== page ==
On April 14, 2010, the Oregon Court of Appeals filed an opinion in Stevens and Stevens. The entire opinion can be found here: http://www.publications.ojd.state.or.us/A138624.htm
The appeal was filed by father due to a trial court ruling awarding sole custody to mother. Father appealed based upon the fact that the custody evaluation was in his favor and that he had recently been the primary parent. The court of appeals upheld the trial court ruling that mother should be awarded sole custody. The court based its holding on a reliance on the trial court’s credibility findings, a review of the factors set forth in ORS 107.137, and the following:
“Here, the trial court concluded that most of the factors weighed fairly evenly between the parties, finding that both parents are fit and have close emotional ties with the children, that each parent has strengths and weaknesses, that each has “an exaggerated view” of the other’s interpersonal style, and that both parties had “unnecessarily exposed the children to issues in the divorce.” The court found that, although father had been the primary parent for the past two years, mother had been the primary parent before that. The court further found that father had “unreasonably interfered with [mother’s] parenting time with these children” and that father’s interference “was one of the primary reasons” for awarding custody to mother. The court explained that, although being most recently the primary parent weighed slightly in father’s favor, father had excluded mother from parenting, and mother was more willing and able to facilitate and encourage a close relationship between the children and father.”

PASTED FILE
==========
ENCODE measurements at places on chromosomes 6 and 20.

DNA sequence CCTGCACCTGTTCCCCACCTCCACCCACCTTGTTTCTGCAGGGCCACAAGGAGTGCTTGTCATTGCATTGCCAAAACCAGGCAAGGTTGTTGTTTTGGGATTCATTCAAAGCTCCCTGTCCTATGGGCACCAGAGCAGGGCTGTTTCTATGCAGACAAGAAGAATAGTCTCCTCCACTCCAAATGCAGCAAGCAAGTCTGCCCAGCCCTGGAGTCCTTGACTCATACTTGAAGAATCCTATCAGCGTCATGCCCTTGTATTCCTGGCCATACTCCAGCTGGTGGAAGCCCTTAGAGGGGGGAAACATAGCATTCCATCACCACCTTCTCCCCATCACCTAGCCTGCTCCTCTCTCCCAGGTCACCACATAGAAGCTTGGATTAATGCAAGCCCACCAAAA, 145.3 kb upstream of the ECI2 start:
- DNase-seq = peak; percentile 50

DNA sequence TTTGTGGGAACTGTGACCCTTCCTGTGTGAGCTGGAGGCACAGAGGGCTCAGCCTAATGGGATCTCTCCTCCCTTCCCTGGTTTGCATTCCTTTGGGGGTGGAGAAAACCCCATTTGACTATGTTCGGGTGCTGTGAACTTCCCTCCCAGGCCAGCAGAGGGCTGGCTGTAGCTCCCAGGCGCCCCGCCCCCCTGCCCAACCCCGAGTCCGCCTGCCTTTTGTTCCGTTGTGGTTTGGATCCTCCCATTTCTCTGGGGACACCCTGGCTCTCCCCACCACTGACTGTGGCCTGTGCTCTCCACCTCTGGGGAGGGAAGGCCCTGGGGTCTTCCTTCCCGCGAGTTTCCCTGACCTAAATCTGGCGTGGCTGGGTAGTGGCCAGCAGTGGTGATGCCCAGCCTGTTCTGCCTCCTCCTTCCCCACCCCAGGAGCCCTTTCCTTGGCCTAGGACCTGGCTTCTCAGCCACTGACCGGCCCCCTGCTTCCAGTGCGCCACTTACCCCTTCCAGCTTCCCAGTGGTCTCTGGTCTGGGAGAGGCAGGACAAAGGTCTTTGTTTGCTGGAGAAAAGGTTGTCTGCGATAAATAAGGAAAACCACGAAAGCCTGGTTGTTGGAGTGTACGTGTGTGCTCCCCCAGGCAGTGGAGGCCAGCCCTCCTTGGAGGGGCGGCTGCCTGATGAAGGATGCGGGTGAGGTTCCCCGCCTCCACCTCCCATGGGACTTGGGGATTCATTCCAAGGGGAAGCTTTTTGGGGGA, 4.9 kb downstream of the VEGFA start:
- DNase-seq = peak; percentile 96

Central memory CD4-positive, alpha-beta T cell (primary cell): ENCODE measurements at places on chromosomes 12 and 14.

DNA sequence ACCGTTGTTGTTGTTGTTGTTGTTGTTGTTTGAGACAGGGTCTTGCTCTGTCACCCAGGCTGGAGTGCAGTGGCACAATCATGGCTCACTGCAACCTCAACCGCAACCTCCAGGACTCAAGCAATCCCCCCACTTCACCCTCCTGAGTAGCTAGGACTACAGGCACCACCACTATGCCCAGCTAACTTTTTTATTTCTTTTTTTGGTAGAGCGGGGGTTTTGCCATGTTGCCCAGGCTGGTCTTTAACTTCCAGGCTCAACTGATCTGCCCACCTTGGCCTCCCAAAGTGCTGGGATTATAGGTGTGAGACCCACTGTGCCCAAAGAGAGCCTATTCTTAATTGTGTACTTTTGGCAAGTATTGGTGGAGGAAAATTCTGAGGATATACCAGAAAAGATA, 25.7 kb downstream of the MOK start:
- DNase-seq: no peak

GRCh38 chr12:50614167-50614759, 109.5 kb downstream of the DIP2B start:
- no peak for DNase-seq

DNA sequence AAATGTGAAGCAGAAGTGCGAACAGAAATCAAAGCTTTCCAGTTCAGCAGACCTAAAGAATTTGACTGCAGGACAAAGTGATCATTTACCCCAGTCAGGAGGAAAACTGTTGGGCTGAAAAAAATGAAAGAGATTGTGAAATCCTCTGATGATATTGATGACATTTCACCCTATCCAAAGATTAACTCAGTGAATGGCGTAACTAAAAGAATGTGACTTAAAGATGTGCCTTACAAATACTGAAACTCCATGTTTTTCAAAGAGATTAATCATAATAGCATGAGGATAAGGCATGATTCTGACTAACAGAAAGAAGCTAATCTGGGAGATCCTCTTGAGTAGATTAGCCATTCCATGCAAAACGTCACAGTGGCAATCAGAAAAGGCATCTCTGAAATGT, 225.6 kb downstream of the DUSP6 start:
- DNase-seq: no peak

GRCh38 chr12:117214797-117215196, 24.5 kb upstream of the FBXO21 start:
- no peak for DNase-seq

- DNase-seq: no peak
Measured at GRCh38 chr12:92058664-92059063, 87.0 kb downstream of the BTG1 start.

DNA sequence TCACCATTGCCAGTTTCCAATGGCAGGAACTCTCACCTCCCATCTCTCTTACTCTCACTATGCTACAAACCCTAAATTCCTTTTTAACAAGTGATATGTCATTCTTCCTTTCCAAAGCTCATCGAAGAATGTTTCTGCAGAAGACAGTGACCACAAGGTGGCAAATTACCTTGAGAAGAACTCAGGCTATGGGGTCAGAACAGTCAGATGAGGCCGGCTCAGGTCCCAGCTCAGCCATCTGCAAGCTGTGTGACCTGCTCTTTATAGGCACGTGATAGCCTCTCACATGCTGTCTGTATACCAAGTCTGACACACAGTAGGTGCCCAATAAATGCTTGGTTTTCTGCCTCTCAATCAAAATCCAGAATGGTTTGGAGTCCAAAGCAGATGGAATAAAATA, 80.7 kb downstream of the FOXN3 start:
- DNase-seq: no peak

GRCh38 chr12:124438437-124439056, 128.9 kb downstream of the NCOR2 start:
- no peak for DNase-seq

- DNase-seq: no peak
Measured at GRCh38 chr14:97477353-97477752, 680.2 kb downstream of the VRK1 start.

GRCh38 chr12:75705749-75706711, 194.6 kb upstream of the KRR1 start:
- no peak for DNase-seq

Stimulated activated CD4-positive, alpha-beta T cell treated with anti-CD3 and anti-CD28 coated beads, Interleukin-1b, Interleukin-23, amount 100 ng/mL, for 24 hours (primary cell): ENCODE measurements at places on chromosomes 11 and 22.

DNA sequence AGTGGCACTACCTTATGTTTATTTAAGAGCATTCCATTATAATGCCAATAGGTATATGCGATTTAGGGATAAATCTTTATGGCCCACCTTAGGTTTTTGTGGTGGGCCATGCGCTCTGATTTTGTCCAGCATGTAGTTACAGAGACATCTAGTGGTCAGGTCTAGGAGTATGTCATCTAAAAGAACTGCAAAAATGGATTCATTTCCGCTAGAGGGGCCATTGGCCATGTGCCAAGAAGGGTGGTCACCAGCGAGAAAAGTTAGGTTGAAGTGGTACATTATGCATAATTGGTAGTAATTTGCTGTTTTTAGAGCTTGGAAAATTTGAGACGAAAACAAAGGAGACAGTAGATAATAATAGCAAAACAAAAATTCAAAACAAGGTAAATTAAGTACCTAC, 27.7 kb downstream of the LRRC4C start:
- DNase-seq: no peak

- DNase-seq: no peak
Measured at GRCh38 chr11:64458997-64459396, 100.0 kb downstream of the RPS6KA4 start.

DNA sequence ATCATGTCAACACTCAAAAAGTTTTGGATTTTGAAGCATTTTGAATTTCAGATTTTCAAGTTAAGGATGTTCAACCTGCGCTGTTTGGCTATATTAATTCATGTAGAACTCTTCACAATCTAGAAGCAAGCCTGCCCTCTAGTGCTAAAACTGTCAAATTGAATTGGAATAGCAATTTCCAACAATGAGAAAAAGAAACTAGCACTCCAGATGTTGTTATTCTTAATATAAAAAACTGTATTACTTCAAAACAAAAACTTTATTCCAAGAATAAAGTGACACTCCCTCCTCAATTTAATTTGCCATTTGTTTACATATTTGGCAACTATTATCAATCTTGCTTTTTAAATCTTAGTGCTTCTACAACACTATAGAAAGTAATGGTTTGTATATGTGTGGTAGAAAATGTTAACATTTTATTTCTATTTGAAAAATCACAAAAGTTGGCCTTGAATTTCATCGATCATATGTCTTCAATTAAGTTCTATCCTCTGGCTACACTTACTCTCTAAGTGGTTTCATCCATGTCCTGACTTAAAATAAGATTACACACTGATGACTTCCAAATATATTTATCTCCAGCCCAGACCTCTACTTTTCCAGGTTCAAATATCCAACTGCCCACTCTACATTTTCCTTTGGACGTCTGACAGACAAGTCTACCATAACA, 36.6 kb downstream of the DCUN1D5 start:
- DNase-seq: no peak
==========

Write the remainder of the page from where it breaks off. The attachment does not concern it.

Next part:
Custody decisions are always very fact intestive, and, in cases such as these, can turn on a very small difference between the parents. It is interesting in thie case that the custody evaluator did not testify and I wonder how much her actual testimony would have assisted father. It is crucial for a parent to have a competent attorney who can produce the required evidence to provide the trial court with a basis for ruling in that parent’s favor.